top of page

Double Trouble – How To Navigate Burnout As A Couple

 She's obsessed with helping Women of Color get back their spark so they can go set the world on fire. She is the author of Resilience: 10 Ways to Recover from Burnout and Exhaustion.

 
Executive Contributor Jolinda Johnson

In an era where professional achievements often take precedence over personal well-being, burnout has emerged as a growing epidemic. But what happens when burnout strikes both you and your significant other? This article delves into the heart of mutual burnout, exploring its symptoms, consequences, and the pathways to reconnection.


Stressed young couple.

“Maybe it’s time to break up.”


“What are you talking about? You’re the love of my life.”


“I don’t doubt that you love me, Alex, but we can’t keep going on like this.”


Alex and Cameron are two high achieving professionals: overworked, overstretched, and at an unexpected crossroads in their relationship. As a finance manager at an investment firm, Alex’s days are marked by deadlines, meetings, and constant demands. Cameron, meanwhile, is an art director at an ad agency, where creativity meets a relentless pressure to perform.


Lately, Alex arrives at work feeling negative about everything. The thrill of strategizing and closing deals has been fading for a while. And even with all of the external markers of success, the long hours and high stakes have recently led to a kind of exhaustion that seems impossible to shake.

Cameron feels like the joy of the creative process has been overshadowed by the need to produce and the desire to keep surpassing everyone’s expectations. For the past few quarters, each project has ended less with a sense of achievement, and more with a relief that it's over.


By the time Alex and Cameron return home and reunite as a couple at the end of the day, stress is running high and energy is running low.


Weekends, which should bring them closer, are instead filled with the inevitable errands, social obligations, and chores. They used to share a bottle of wine on a Friday, but by Monday they’ve inevitably gone through a minimum of three. Just like their drinking, their arguments have also been escalating, with attempts at conversation quickly spiraling into petty disputes.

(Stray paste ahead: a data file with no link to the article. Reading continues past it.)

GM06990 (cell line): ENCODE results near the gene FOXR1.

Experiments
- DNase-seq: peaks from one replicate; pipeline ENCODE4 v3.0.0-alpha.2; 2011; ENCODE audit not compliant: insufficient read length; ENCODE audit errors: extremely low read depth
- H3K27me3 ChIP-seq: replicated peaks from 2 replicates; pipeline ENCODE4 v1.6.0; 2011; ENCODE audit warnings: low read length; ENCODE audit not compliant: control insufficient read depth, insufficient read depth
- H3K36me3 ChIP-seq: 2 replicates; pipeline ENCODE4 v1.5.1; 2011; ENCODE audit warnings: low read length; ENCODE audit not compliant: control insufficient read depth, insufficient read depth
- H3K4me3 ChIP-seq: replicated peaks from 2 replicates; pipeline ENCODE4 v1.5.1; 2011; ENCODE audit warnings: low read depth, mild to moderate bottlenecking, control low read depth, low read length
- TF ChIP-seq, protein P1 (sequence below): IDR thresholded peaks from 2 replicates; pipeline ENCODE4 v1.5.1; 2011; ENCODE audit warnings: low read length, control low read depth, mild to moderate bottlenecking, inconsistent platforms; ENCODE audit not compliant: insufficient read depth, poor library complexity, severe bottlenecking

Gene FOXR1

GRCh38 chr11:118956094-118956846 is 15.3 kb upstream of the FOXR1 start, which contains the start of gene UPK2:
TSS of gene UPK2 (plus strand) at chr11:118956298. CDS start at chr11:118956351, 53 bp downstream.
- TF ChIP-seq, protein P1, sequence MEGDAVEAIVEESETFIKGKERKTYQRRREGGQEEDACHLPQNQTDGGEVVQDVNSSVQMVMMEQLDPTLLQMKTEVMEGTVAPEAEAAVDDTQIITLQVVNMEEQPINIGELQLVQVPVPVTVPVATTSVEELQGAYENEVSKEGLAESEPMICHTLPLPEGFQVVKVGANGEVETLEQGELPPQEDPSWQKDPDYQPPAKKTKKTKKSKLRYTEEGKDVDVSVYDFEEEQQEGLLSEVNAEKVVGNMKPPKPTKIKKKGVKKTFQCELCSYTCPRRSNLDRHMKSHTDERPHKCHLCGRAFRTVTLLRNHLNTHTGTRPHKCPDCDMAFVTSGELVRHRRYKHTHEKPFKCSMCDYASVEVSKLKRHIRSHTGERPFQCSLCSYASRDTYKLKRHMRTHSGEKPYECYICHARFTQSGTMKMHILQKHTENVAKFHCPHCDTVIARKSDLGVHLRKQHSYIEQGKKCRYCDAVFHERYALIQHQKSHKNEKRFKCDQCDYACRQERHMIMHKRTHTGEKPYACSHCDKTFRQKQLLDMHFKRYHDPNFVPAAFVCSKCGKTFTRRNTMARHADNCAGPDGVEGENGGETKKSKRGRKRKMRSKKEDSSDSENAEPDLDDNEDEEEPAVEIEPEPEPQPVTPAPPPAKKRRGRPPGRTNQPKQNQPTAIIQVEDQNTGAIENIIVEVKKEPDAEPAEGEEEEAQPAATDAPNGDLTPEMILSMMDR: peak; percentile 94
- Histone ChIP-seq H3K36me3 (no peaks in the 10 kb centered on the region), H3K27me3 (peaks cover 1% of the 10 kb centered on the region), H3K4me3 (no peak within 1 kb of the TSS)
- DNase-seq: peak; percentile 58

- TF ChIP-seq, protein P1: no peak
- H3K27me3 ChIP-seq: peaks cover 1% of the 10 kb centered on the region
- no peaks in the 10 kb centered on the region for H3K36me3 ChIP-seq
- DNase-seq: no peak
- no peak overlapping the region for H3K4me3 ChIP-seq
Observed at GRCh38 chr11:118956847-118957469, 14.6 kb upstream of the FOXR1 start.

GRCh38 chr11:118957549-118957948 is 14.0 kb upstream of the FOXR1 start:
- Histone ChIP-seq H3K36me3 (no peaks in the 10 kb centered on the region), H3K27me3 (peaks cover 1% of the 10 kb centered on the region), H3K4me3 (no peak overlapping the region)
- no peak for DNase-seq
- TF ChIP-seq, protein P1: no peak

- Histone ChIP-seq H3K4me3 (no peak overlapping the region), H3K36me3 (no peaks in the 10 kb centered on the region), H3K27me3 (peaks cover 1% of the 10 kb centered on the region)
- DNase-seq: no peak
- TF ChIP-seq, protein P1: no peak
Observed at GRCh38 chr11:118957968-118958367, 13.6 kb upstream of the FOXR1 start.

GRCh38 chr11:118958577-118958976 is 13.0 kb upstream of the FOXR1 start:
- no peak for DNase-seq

Things are getting more and more desperate, but they’re not on the brink of a break up. They’re both on the brink of burnout.


What Is burnout?


Burnout is more than just feeling tired. It’s a psychological condition resulting from chronic stress without recovery, and it’s on the rise worldwide. According to the World Health Organization, it’s characterized by: feelings of energy depletion or exhaustion; feelings of negativity related to one's job; and reduced professional efficacy (i.e. less feeling of accomplishment).


Recent studies suggest that more than eight out of 10 employees are at risk of burnout in 2024. While traditionally associated with occupational stress, burnout symptoms can permeate all aspects of life, affecting personal relationships, health, and overall well-being.


The challenge of mutual burnout in relationships


The stress and exhaustion that characterize burnout can lead to a vicious cycle of negativity, where partners eventually lack the emotional bandwidth to support each other, deepening the sense of frustration and isolation. Not surprisingly, couples experiencing high levels of stress report lower satisfaction in their relationships.


When both people in a relationship are struggling with burnout, some of the key challenges include:


  • A noticeable decline in patience: One or both partners may find themselves with a shorter fuse, getting irritated or angry over minor issues that wouldn't have bothered them before.

  • Communication breakdowns: High stress levels can lead to more frequent misunderstandings and conflicts, as partners may be more irritable or less inclined to communicate effectively.